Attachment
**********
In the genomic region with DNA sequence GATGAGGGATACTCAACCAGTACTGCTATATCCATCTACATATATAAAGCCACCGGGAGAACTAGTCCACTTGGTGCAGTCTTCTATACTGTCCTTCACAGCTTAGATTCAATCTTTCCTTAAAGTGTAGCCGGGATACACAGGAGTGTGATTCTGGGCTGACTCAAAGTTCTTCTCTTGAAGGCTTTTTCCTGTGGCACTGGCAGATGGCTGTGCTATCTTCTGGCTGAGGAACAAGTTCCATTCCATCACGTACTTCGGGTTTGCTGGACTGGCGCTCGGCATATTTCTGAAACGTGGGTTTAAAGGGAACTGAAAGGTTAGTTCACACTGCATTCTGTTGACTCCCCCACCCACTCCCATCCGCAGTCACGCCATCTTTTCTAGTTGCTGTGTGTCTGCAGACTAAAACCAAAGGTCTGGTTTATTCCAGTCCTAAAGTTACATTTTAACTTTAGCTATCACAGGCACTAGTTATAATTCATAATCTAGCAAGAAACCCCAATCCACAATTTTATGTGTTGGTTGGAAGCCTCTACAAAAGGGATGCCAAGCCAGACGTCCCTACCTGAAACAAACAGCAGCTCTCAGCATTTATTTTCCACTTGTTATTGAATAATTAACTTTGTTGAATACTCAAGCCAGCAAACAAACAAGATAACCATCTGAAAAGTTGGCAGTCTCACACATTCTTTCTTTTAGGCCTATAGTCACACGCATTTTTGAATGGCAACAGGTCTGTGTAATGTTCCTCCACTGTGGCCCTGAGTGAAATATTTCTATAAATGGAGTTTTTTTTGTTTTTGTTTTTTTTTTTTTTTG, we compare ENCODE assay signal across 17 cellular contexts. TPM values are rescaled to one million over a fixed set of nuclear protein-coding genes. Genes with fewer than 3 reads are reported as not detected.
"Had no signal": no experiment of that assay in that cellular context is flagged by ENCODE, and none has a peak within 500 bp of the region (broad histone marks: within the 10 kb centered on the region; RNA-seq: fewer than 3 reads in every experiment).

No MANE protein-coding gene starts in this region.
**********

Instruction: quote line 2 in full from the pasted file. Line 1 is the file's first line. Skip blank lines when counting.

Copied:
"Had no signal": no experiment of that assay in that cellular context is flagged by ENCODE, and none has a peak within 500 bp of the region (broad histone marks: within the 10 kb centered on the region; RNA-seq: fewer than 3 reads in every experiment).